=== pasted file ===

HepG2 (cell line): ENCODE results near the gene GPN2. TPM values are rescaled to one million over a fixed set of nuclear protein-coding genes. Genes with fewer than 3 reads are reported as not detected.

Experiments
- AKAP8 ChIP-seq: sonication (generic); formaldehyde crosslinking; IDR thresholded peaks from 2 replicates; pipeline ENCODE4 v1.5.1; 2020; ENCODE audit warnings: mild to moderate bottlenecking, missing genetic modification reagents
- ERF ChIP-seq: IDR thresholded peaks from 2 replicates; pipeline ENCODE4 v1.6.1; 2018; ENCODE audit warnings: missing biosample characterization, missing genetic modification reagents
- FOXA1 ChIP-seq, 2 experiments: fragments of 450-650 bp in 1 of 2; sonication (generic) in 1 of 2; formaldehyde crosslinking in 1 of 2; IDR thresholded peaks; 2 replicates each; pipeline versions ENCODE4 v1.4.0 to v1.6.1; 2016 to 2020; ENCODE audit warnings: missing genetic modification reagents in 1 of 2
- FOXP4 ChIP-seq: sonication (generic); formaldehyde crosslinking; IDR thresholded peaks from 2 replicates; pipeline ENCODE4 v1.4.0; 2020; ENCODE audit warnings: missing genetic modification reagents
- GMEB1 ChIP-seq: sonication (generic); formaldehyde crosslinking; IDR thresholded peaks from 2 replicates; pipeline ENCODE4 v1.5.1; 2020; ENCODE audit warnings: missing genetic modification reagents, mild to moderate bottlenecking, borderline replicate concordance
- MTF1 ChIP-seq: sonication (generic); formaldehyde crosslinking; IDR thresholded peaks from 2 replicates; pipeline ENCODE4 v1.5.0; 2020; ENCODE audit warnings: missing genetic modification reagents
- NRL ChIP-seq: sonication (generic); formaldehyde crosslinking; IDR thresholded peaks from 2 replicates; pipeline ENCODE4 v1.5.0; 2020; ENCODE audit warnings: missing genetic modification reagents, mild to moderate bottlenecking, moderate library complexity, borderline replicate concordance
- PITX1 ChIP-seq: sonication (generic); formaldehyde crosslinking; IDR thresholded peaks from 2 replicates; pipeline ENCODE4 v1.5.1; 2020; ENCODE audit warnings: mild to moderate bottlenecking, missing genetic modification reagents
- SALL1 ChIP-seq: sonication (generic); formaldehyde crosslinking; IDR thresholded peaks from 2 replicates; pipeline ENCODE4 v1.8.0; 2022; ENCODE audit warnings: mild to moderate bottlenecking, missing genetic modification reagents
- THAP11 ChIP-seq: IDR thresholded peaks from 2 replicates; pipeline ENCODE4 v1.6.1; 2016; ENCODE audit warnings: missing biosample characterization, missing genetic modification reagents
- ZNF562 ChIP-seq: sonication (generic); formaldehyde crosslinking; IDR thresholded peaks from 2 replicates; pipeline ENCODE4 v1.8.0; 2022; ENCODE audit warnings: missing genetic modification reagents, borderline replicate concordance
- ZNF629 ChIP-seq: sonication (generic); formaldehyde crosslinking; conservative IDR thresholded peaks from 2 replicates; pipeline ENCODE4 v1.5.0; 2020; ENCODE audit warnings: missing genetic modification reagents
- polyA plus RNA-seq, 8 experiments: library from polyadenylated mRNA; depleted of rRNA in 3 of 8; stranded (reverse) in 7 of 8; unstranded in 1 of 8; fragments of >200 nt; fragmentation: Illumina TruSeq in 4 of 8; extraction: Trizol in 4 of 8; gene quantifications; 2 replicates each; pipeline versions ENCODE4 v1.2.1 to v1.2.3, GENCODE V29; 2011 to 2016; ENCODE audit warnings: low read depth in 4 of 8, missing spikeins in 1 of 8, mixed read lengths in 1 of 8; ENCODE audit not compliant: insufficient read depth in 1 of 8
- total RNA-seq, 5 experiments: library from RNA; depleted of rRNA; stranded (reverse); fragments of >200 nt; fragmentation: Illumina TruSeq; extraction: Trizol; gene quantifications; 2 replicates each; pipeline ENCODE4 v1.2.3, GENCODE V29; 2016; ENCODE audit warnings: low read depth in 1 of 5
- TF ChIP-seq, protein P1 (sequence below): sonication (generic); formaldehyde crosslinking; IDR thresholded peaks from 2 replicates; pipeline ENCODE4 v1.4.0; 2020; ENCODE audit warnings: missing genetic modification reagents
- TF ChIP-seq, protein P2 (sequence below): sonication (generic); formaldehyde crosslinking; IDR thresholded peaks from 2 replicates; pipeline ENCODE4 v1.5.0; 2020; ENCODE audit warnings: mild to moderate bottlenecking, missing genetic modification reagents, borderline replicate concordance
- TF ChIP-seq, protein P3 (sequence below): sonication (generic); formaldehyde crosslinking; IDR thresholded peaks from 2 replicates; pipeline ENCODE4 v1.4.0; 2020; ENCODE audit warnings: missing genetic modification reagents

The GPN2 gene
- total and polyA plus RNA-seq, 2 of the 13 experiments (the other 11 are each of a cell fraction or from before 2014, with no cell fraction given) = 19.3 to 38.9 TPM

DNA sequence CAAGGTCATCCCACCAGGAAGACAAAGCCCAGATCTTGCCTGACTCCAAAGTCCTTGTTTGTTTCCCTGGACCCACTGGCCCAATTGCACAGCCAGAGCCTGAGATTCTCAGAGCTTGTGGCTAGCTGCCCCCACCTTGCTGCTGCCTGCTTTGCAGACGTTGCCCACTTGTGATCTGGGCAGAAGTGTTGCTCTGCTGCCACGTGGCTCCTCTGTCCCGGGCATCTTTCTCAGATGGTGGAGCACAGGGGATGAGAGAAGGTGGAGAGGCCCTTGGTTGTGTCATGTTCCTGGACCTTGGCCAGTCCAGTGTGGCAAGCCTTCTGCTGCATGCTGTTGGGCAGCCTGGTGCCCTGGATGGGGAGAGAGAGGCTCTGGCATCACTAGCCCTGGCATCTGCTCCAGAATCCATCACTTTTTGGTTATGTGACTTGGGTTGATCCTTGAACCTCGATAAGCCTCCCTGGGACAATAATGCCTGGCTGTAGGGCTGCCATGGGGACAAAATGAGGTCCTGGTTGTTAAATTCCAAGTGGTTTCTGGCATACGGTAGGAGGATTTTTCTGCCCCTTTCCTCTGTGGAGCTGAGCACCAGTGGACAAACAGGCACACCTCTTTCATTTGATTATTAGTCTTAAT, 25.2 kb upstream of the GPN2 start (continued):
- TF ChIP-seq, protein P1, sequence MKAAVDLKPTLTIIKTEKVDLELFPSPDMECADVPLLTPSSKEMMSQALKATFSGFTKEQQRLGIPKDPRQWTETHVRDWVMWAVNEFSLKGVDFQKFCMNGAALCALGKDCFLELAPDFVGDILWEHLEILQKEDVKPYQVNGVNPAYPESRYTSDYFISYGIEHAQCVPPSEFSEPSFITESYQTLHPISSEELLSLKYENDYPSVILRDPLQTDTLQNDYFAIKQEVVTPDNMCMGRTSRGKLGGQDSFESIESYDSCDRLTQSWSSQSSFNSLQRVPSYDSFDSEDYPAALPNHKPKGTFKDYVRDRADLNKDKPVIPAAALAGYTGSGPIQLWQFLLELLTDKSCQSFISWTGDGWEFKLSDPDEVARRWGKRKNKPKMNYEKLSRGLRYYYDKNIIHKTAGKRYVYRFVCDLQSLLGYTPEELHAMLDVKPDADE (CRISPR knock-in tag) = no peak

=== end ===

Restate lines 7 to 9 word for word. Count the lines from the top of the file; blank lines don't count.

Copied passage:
- GMEB1 ChIP-seq: sonication (generic); formaldehyde crosslinking; IDR thresholded peaks from 2 replicates; pipeline ENCODE4 v1.5.1; 2020; ENCODE audit warnings: missing genetic modification reagents, mild to moderate bottlenecking, borderline replicate concordance
- MTF1 ChIP-seq: sonication (generic); formaldehyde crosslinking; IDR thresholded peaks from 2 replicates; pipeline ENCODE4 v1.5.0; 2020; ENCODE audit warnings: missing genetic modification reagents
- NRL ChIP-seq: sonication (generic); formaldehyde crosslinking; IDR thresholded peaks from 2 replicates; pipeline ENCODE4 v1.5.0; 2020; ENCODE audit warnings: missing genetic modification reagents, mild to moderate bottlenecking, moderate library complexity, borderline replicate concordance